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FCA raises adviser fees by 10%

Advisers’ FCA fees will increase by 10.2 per cent next year, to account for higher staff and technology costs at the regulator.

In a paper on proposed fees and levies published today, the FCA says A13 advisers will pay £74.9m in 2015/16, up from £68m in 2014/15.

The A13 fee block relates to advisers who do not hold client money.

The regulator is also increasing its minimum fee from £1,000 to £1,084, the first rise since 2010. It says 38 per cent of firms will pay the minimum fee.

The FCA announced in its business plan earlier this week that its annual funding requirement will increase by 8 per cent, from £446.4m in 2014/15 to £481.6m in 2015/16.

It says the increase is driven by a £16m rise in staff costs due to higher headcount, and an £11m rise in costs relating to technology, upgrading information systems and a new learning and development suite, the FCA Academy.

The regulator is recovering the increase across all of its fee blocks, but A13 advisers are seeing the highest increase.

The FCA says this is because it adjusted fees for this block by £1.1m in 2014/15, as it had over-recovered RDR change costs the previous year.

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Comments

There are 15 comments at the moment, we would love to hear your opinion too.

  1. Here we go again instead of cost cutting by one moving from Canary Wharf to more realistic offices just hike the fees. Be interesting to see where the board meetings are held, how much the bonuses increase and how top brass expenses add up

  2. I’m convinced the FCA will only be happy when there are no advisers left. They’ll concentrate on providers and banks and we’ll be consigned to the annul of history. They can’t keep going back to the well this way as it’s getting beyond a joke. Less advisers than at any point in history but the FCA needs more staff. This can’t be real, and why are there not serious questions being asked at government level about how this organisation is being run?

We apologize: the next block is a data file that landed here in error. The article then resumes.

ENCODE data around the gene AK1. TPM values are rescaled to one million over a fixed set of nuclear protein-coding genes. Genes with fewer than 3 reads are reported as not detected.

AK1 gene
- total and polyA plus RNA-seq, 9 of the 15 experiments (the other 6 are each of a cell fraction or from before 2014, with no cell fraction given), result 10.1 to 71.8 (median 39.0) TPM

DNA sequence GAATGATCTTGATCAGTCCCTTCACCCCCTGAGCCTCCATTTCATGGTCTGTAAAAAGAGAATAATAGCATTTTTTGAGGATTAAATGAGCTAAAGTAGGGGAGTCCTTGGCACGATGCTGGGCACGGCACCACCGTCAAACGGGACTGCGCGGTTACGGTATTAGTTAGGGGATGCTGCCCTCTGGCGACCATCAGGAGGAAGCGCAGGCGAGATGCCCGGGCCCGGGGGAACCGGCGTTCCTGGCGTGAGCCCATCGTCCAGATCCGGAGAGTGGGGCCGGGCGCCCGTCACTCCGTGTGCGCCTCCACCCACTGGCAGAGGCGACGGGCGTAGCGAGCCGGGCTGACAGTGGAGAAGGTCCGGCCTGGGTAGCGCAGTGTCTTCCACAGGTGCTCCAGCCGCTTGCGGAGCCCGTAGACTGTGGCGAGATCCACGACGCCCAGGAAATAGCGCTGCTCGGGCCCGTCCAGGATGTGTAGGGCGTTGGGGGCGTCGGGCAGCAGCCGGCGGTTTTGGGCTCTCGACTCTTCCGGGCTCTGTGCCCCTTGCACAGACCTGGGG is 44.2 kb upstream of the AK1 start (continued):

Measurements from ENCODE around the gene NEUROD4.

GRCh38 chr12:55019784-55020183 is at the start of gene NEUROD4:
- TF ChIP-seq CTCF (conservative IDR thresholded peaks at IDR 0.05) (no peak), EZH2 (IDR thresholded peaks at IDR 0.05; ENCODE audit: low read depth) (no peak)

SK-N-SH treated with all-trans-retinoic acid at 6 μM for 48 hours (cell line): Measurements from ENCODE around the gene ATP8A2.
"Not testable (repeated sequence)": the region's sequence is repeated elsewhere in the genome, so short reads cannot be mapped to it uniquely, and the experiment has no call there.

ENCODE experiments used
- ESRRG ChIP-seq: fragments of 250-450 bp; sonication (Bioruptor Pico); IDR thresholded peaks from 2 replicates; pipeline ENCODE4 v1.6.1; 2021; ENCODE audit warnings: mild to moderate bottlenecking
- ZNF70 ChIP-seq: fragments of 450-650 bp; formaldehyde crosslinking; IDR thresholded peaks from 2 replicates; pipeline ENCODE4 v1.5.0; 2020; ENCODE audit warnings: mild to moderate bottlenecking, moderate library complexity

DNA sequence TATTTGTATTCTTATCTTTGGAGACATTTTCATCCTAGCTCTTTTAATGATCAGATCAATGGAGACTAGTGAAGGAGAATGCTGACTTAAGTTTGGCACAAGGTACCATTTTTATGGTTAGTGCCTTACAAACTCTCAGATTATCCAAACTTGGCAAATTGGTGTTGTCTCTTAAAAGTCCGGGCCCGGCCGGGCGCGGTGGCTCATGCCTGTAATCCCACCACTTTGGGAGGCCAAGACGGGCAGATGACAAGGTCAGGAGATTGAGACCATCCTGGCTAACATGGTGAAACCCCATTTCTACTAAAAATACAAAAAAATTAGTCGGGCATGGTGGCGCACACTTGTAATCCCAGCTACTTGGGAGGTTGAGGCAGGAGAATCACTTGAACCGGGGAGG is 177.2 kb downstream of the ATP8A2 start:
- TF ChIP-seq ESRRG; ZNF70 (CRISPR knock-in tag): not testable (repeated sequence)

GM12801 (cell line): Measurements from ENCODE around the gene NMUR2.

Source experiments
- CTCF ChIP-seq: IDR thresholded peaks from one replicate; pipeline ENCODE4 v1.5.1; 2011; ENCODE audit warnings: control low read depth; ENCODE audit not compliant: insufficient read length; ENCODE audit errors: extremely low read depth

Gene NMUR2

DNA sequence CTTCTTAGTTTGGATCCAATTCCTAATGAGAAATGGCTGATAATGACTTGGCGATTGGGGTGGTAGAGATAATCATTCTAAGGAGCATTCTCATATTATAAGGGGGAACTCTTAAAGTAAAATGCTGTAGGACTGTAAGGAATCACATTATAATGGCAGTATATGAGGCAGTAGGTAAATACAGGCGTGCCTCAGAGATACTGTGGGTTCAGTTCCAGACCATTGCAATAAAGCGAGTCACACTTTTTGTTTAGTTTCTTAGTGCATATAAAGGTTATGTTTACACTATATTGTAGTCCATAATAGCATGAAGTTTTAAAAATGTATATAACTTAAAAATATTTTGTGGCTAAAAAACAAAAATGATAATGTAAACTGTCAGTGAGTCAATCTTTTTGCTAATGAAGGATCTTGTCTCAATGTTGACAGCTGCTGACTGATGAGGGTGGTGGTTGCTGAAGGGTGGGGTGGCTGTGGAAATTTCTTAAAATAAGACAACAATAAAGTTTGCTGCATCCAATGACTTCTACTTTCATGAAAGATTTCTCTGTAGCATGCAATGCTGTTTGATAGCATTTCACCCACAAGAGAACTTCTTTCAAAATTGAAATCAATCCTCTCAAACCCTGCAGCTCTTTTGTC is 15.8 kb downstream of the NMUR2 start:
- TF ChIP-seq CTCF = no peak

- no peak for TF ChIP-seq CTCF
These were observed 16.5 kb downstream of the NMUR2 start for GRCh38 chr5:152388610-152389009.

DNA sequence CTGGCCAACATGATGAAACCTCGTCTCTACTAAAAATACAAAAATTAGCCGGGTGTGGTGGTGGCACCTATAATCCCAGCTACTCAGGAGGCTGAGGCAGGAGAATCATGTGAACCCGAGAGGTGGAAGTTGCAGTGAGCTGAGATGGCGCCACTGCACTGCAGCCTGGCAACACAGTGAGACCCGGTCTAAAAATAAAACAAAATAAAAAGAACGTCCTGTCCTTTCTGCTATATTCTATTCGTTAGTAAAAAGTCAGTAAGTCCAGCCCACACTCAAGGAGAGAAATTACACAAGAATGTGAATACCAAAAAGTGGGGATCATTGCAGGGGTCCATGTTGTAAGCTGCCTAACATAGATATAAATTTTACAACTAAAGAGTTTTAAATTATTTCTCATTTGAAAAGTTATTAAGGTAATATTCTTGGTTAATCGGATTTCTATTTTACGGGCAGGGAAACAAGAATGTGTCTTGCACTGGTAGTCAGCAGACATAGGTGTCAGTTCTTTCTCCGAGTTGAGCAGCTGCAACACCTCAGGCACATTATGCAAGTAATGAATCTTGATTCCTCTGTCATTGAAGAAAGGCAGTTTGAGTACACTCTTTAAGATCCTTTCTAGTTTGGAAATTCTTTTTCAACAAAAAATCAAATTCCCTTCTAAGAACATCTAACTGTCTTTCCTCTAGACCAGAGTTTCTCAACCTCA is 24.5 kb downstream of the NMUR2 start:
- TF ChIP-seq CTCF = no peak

3. Surely the ‘TSC’ need to call FCA to account, albeit it a toothless outcome!

  4. Yet another example (as if any were needed) that the FCA should (and, in any properly democratic society, surely would) be subject to the imprimatur of a Statutory Independent Regulatory Oversight Committee to yank the reins on increases such as this. When if Parliament going to wake up to this and do something about it? Because it has absolutely no powers other than to ask questions, the TSC is a waste of space. One can imagine Andrew Tyrie suggesting to Martin Wheatley that this increase really is excessive, particularly in view of all the other financial drubbings to which the intermediary sector is constantly subjected and that the FCA ought to reconsider. What would Martin Wheatley’s response be? Yeah, well, it’s already done and announced now so we’re not going to revisit it and, if you don’t like that, you can go……

  5. Just taken this from the FCA Website. My employer can`t offer these sort of benefits, and I would warrant that there are NO financial services firms out these who could. This tends to explain why they have such a rapacious appetite for our money.

    Work with us and you’ll receive a range of benefits on top of a competitive salary. That’s because we value our staff – their hard work, expertise and commitment.